Department of Internal Medicine
OSAC efforts focus on teaching
Dr. Joel Gordon sees a significant challenge in his new role as director of curriculum for the M3 and M4 years: to help adapt the clinical education UI medical students receive to meet 21st century needs.
“The challenge is to look at what we do to best prepare students for the practice of medicine in 2010 and beyond,” Gordon said.
Gordon, professor of internal medicine, Sahai Family Professor of Medical Education and faculty director of the Boulware learning community, began his new duties July 1. He succeeds Dr. Jerold Woodhead, associate professor of pediatrics, who had served in the position since 1995.
New emphasis on clinical education has its roots in the curriculum revision implemented in 1995, which focused primarily on the preclinical M1 and M2 years. Now the College looks to address issues in clinical education that have come to the fore as the revised curriculum has matured and evolved.
One of the new curriculum’s major innovations was the Foundations of Clinical Practice series of courses. These introduce first- and second-year medical students to content previously reserved for M3 and M4 students. One of Gordon’s goals is to complete the process by reintroducing M1 and M2 content into the clinical years.
As students encounter actual patients with real clinical problems, he explained, renewed acquaintance with the principles of physiology and pathophysiology could help them integrate the information they learned previously and put it to practical use. Likewise, he said, with principles of pharmacology that pertain directly to treatment of patients. Finally, Gordon noted that clinical rotations are an opportunity for students to apply critical reasoning skills taught earlier to determine whether articles they’ve found in their searches of the medical literature are relevant to the diagnosis or treatment of a specific patient.
Another hallmark of the new curriculum is integration of course content across basic science subject areas. Gordon said the College wants to achieve similar integration across clerkships. He suggested that closer coordination between certain clerkships could enhance students’ clinical learning. For example, internal medicine and surgery could collaborate to give students experience in the emerging discipline of hospital medicine; pediatrics and obstetrics-gynecology could work to create an experience in maternal-fetal medicine; and neurology and psychiatry could work to create a neuroscience experience.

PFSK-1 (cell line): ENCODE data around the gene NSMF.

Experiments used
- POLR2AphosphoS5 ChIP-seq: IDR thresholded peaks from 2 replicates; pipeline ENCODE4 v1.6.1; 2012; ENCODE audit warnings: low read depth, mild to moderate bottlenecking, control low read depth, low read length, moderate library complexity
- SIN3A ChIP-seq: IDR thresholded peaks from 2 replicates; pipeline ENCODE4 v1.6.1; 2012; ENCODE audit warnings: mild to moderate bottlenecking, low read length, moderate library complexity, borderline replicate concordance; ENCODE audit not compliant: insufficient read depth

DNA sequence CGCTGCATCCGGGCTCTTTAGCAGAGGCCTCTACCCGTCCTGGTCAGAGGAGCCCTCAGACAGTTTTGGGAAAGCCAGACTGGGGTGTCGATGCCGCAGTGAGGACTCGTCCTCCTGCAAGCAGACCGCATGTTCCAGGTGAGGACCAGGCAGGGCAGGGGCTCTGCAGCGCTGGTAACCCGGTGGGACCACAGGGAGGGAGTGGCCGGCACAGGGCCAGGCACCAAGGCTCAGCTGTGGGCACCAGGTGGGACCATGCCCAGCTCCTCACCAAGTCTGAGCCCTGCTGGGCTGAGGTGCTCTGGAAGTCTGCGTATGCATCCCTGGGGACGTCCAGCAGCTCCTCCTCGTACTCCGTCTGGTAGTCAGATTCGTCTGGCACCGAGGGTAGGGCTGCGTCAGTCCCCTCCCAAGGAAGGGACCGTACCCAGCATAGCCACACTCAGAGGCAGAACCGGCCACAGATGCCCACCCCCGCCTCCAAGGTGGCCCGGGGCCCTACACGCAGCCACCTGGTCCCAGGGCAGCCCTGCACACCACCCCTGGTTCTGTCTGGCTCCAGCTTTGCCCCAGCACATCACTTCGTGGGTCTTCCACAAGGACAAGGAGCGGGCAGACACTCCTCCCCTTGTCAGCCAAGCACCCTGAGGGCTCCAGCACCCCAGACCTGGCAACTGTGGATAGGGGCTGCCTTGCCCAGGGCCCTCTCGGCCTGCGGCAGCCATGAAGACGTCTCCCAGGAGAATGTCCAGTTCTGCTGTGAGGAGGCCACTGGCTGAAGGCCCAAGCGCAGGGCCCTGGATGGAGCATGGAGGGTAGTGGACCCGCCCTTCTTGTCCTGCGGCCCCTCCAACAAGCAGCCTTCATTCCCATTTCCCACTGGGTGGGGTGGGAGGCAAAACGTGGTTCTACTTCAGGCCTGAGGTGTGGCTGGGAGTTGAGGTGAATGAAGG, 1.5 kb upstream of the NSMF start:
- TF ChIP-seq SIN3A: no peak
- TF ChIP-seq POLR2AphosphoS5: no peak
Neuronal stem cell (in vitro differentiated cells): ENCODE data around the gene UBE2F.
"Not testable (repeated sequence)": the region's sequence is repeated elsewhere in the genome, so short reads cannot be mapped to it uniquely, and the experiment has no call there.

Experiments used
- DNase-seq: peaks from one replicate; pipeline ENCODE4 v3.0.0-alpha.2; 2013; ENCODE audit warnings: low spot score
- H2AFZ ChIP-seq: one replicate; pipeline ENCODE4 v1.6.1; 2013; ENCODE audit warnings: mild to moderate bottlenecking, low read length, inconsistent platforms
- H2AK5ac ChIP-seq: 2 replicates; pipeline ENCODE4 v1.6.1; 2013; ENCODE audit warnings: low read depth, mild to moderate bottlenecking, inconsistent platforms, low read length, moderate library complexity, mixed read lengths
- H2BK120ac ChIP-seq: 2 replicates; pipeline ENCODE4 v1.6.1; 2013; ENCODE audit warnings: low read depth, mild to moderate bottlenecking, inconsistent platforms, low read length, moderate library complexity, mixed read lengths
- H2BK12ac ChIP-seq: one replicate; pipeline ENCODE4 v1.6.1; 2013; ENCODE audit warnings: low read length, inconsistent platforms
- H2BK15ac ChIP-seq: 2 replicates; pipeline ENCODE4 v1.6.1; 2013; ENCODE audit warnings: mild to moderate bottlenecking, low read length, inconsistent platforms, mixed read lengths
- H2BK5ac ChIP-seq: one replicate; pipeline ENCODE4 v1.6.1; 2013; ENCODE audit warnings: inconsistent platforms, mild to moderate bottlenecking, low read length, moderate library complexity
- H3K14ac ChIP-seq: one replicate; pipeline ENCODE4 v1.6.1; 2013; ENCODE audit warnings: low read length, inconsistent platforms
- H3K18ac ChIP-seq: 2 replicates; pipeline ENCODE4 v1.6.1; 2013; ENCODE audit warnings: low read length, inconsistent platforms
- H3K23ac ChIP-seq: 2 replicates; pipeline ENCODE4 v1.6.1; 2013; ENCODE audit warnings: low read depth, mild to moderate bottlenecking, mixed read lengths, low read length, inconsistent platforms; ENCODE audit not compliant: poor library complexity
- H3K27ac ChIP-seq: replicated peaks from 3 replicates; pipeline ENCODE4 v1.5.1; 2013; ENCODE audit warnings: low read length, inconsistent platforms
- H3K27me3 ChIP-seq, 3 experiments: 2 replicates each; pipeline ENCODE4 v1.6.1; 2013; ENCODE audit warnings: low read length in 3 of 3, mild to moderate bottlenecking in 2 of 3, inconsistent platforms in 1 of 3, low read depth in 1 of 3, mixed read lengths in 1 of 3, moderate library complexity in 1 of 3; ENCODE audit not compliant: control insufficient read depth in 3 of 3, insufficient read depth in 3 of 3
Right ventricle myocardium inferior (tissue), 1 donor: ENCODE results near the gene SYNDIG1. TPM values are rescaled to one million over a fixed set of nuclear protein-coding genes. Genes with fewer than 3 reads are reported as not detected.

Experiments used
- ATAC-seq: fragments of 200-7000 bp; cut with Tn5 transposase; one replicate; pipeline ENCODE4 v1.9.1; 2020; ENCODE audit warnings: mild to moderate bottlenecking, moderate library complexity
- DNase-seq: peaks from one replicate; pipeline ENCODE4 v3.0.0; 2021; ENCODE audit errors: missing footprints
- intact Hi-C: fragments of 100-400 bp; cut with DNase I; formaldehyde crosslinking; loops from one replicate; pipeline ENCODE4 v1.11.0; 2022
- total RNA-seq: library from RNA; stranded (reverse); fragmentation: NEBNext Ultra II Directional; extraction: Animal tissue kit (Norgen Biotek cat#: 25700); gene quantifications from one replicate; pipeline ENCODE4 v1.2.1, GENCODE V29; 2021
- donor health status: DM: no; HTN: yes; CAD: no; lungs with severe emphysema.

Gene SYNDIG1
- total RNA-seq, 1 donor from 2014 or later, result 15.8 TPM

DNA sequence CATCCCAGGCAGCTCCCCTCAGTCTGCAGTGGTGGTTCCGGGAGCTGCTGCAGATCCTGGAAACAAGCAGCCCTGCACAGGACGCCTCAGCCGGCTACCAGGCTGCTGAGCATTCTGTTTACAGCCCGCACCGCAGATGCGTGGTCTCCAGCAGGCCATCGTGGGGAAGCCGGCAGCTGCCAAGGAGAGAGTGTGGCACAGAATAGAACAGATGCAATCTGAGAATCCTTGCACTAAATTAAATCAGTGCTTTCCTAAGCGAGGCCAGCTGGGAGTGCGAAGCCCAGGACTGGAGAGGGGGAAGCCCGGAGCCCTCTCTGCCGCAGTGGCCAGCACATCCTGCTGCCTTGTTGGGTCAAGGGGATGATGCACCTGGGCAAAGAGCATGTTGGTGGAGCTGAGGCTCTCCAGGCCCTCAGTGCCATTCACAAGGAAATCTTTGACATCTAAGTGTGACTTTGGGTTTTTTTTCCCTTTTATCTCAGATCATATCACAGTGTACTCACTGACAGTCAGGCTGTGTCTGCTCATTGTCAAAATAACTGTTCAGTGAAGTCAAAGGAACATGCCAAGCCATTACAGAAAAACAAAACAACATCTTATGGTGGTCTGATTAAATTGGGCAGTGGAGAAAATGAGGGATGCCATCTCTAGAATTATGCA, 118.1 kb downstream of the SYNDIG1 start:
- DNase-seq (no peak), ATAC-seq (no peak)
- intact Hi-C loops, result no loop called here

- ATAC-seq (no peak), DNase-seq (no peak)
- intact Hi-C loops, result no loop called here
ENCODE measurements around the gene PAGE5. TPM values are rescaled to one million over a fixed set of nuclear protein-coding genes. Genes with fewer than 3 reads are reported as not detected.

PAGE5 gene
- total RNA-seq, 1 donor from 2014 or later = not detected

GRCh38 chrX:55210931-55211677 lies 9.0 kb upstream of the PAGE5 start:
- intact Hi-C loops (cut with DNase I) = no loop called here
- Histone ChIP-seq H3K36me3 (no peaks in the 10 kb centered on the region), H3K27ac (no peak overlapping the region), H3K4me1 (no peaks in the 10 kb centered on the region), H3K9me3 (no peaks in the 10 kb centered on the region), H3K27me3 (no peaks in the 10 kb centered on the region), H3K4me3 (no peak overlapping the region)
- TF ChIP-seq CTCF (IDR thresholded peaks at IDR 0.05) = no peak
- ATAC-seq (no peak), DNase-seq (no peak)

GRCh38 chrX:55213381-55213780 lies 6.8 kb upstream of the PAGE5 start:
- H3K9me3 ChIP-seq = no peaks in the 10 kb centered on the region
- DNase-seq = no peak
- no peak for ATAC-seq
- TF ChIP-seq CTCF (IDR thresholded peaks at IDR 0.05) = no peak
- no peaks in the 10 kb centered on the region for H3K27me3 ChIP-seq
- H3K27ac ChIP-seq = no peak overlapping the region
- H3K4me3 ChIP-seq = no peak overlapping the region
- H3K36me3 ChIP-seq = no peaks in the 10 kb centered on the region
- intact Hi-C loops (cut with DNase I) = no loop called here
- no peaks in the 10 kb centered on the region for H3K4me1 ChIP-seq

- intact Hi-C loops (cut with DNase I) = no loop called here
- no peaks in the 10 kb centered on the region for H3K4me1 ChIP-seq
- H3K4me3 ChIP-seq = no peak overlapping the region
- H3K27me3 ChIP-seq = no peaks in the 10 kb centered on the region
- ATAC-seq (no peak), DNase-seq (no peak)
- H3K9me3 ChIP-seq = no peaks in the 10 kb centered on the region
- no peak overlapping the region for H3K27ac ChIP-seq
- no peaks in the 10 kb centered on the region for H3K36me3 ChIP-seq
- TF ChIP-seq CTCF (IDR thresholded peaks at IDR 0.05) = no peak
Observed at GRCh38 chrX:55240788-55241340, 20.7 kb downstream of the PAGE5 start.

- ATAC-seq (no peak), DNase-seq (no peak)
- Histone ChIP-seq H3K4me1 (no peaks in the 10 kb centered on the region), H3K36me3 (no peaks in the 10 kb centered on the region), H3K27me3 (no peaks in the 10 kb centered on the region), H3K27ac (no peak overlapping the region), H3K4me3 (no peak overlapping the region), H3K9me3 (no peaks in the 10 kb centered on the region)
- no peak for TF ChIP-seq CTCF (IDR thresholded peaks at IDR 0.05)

“Thematically, we’re looking for an experience that better reflects patient-centered care and represents a systems-based approach,” Gordon said.
Other priorities on Gordon’s list include working closely with leaders of the Des Moines Area Medical Education Consortium, which conducts a broad array of undergraduate clerkships at its five member hospitals, hosting as many as 25 M3s and 10-15 M4s at any given time. “We want to make sure there’s a seamless integration of the Des Moines experiences and on-campus rotations,” Gordon said.
He’ll also oversee preparation for the clinical portion of the Liaison Committee on Medical Education’s upcoming review of the UI Carver College of Medicine; the LCME site team is expected to visit the UI in 2009. New accreditation requirements call for each clerkship to have written goals and objectives and for documentation of each student’s experience in each clerkship.
Given his interest in simulation—he is a co-developer of the ClinicSoft computer program UI medical students use to practice their case management skills—Gordon will look for opportunities to identify gaps in students learning that simulated patients could address. Students could work in simulated environments to fulfill some clinical requirements, he suggested.
Even further ahead, Gordon thinks the College might explore providing medical students the opportunity to tailor their clinical curriculum to their own interests and career goals. “Maybe one size doesn’t fit all in medical education,” Gordon said. “We could allow students to have more flexibility in what they take so they’re better prepared for the residency they want.”
Gordon admitted his agenda was “kind of daunting.” But, he said, “one day at a time, we’ll get it done."